Hi everybody! My name is Yasuhiro Naka, and I was the Lead Sound Designer on Bayonetta 3.
I would like to take this opportunity to talk more about some fundamentals of the game such as Witch Time and Viola’s weapon.
Witch Time – Sound Effects
Witch Time has been a staple of the Bayonetta series since the beginning, and I’m sure that a lot of you out there will automatically think of this feature when someone says the word “Bayonetta”.
Director Miyata wanted to take this opportunity to somewhat alter this symbolic feature in this third installment. We jumped on board and tweaked it accordingly for Bayonetta 3.
Let’s take a quick peak to see how the sound effects have changed across the Bayonetta games, starting with the first two installments.
Now let’s listen to the Bayonetta 3 version of Witch Time.
How was that? I’m sure that you can feel the “magic” stand out a bit more in the sound effects for Witch Time in Bayonetta 3 when compared to the previous iterations.
For Bayonetta 3, Director Miyata brought up the concept of “Magical Girl”, which had never been brought up in the Bayonetta series before. (Sorry if I’m wrong!)
Magical Girl… Bayonetta… the first thing that came to my mind was a bunch of cute young magical girls from a certain Sunday morning anime…
I played through the first game as a regular user and for the second game I had already joined PlatinumGames and worked on the game as a sound designer. The activation sound effect for Witch Time seemed really cool at the time and managed to bring out the “witch” concept really well.
In Bayonetta 3, however, the direction we were given was to alter the sensation players experience when activating Witch Time, accentuating the Magical Girl concept. Keeping the sound effect still have that “cool” punch whilst accentuating the young witch concept conflicted in my mind. So although the director was not pushing for the “cool” element this time, I really wanted to keep this aspect in the sound, and struggled to align the two concepts.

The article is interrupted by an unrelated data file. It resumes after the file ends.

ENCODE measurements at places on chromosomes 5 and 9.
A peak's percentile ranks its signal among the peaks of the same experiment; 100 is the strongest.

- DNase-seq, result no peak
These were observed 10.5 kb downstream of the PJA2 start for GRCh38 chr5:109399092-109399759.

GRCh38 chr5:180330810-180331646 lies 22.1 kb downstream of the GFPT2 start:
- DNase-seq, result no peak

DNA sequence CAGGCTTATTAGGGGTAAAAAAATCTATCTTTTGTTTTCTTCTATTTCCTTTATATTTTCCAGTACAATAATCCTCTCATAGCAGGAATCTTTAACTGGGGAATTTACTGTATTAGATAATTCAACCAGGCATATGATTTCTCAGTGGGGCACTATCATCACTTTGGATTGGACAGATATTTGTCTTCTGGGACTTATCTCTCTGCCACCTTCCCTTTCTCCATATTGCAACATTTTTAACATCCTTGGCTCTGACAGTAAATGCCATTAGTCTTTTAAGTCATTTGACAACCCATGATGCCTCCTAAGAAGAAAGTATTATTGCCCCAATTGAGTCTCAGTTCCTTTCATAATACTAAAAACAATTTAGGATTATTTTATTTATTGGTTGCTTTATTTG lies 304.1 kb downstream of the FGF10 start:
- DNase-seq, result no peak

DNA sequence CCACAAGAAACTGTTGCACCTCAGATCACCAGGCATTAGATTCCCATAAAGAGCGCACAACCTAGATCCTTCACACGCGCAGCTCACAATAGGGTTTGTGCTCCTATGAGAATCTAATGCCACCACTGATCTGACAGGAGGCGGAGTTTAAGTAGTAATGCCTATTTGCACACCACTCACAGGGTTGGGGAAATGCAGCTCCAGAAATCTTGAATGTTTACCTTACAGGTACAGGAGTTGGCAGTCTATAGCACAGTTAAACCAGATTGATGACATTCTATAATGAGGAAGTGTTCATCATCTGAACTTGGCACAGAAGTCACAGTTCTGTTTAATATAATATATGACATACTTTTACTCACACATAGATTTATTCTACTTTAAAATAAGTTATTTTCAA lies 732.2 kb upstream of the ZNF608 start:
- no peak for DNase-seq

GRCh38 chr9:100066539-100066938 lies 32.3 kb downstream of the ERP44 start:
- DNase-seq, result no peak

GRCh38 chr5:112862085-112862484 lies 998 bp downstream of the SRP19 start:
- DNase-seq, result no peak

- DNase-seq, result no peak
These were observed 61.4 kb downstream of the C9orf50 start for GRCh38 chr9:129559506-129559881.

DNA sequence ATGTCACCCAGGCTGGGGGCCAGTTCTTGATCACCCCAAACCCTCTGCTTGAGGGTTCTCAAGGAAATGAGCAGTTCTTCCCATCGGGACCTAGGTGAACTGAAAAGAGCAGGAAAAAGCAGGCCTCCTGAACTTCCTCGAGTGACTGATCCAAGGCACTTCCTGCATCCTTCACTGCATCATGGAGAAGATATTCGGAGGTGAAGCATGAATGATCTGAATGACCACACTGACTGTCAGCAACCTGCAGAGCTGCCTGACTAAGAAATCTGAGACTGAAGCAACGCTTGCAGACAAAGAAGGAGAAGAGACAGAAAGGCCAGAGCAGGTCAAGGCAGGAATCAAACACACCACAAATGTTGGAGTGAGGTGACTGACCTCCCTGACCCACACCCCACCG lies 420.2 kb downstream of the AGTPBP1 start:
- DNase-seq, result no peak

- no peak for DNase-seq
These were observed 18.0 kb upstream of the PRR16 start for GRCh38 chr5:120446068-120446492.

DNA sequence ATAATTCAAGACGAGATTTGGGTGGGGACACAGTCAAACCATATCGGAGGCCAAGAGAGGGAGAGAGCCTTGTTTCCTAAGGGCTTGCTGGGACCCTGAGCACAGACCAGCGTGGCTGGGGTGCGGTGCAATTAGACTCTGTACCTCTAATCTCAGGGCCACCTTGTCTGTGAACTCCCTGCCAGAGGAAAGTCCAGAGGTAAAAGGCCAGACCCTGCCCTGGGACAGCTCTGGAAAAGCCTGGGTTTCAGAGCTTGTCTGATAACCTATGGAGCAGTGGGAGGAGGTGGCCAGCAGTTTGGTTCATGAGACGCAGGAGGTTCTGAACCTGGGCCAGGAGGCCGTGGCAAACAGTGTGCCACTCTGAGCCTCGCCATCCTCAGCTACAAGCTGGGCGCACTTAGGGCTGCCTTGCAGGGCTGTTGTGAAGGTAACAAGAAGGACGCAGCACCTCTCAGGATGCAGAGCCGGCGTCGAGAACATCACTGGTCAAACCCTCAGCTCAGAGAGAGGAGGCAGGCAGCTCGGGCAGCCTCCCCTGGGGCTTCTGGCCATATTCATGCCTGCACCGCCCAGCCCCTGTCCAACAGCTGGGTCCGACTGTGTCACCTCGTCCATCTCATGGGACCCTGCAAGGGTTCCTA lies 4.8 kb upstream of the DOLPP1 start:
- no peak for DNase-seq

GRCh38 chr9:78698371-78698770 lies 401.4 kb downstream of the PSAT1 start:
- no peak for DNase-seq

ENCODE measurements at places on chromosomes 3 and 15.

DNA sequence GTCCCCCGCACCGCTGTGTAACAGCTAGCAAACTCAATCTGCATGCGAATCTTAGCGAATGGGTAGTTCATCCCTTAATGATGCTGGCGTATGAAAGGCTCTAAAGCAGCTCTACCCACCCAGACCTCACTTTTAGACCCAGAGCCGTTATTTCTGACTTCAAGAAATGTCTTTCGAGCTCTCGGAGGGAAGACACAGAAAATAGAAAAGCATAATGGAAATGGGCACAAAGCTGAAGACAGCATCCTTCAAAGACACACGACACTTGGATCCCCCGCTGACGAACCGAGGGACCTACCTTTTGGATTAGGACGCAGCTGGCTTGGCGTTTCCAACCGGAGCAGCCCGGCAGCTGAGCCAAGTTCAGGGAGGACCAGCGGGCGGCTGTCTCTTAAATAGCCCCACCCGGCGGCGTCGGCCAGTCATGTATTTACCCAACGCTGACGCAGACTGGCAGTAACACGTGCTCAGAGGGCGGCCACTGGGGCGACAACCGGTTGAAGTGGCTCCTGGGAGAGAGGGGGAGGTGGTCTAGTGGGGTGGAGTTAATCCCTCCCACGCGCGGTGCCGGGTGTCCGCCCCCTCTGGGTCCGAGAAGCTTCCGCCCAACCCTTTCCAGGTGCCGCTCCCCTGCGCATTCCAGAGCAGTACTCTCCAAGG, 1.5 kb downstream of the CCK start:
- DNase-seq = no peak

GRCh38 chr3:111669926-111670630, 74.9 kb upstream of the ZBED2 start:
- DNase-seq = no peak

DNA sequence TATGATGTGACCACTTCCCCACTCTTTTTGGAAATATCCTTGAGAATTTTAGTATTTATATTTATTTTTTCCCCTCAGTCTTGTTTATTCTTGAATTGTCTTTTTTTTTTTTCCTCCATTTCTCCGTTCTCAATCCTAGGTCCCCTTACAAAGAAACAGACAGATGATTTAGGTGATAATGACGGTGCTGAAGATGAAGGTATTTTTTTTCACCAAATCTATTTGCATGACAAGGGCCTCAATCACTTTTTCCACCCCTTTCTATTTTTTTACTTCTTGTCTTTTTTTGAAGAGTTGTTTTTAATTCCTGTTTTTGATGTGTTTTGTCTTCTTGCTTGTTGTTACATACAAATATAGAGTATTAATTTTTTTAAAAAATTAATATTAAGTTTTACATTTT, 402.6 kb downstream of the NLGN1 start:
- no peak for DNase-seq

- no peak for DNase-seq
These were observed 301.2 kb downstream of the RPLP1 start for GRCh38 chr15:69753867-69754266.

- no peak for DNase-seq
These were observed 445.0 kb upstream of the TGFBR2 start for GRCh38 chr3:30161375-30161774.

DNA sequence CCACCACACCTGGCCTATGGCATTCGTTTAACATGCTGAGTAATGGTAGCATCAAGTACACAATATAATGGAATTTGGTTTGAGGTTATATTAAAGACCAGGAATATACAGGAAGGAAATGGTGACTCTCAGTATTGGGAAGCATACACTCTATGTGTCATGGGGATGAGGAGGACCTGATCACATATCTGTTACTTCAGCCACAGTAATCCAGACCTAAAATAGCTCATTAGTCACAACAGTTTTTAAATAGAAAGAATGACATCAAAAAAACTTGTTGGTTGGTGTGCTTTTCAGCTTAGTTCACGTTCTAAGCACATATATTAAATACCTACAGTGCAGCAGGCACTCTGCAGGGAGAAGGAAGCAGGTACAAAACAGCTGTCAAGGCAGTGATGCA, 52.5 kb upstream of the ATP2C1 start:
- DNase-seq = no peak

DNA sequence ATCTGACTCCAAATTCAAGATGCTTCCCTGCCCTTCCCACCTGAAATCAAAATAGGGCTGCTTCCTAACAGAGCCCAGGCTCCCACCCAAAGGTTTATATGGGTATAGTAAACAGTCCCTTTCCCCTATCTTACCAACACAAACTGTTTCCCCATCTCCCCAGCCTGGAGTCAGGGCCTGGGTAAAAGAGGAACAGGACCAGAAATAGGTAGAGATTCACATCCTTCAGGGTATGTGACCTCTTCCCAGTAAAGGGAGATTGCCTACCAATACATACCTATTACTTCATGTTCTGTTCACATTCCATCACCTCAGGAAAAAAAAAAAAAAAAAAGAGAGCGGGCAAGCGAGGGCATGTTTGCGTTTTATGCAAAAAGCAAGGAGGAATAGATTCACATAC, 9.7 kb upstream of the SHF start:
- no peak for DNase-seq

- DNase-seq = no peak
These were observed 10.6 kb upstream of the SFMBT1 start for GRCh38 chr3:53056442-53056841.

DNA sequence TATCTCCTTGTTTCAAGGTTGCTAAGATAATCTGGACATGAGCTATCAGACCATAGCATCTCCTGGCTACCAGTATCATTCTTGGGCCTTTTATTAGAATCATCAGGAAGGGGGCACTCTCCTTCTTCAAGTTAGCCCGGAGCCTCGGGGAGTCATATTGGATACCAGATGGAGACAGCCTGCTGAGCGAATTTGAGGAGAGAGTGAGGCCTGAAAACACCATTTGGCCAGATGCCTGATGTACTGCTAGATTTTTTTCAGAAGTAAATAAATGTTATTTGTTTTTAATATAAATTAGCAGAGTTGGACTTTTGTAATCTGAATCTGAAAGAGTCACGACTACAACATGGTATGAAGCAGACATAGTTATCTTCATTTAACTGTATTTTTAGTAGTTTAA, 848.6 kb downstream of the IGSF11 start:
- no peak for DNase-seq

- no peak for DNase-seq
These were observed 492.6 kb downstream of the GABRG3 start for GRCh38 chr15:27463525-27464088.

In the end, I am proud to say that it is one of the best sound effects I have created thus far, and it was worth the effort!
Viola is a brand-new character in the Bayonetta universe. This means that everything from her weapons to her motion sound effects and footsteps have of course been newly created. Let me elaborate a bit further on Viola’s exclusive weapon, her sword.
Viola’s main weapon is her Mab Dachi sword. It is used as a sword for combat as well as a medium for summoning demons. The basic aspects of her swordsmanship are no different from those of a regular katana, but finishing attacks and special attacks have the attribute of covering the katana in flames.
The basic sound concept for this sword includes parts that are made to sound realistic and parts that are slightly exaggerated. For example, the sound of swinging the sword is made to sound like the tip of the sword cutting through the air. However, when Viola readies her sword you can hear the clattering of the sword’s tsuba handguard. Normally, a sword that clatters like that just by moving it around would be unsafe to use, but by adding this deformation of sorts when the sword is being moved around, we have tried to make the player feel as if every part of the sword comes to life when used in battle.
Also, in Violas’s special moves, the Infernal Demon “Cheshire” supports her attacks, and when I first saw this animation, the impression I got was that of a girl who, in contrast to Bayonetta, is still growing up and finding her way in the world. I thought this whole presentation was both realistic and comical in nature, a Bayonetta series “specialty” of sorts, so I kept that in mind when creating the sound.
There are also many other Mab Dachi moves available for Viola. We think they are all unique combos, so I recommend you find your favorite one!
Bayonetta is memorable for the way she skillfully maneuvers her four guns to perform combos. The themes for these guns change each game. They may look similar, but they are reworked every time. The motif behind the guns in Bayonetta 3 is the flintlock mechanism and we also took inspiration from many other cool components of different firearms.
Let’s listen to the sounds of the guns in all three games and compare for yourself!
Bayonetta: Scarborough Fair
Bayonetta 2: Love Is Blue
Bayonetta 3: Color My World
He started his career in 1993 at a major game developer. After working on various game sound productions, he joined PlatinumGames in 2009 as a sound designer.
He has worked on various sound design and system architecture for VANQUISH, The Wonderful 101, Bayonetta 2, STAR FOX ZERO/GUARD, NieR: Automata, and World of Demons. For Bayonetta 3, he was in charge of sound direction for everything except the background music, and also responsible for sound design of players, enemies, and backgrounds, as well as system construction and outsourcing.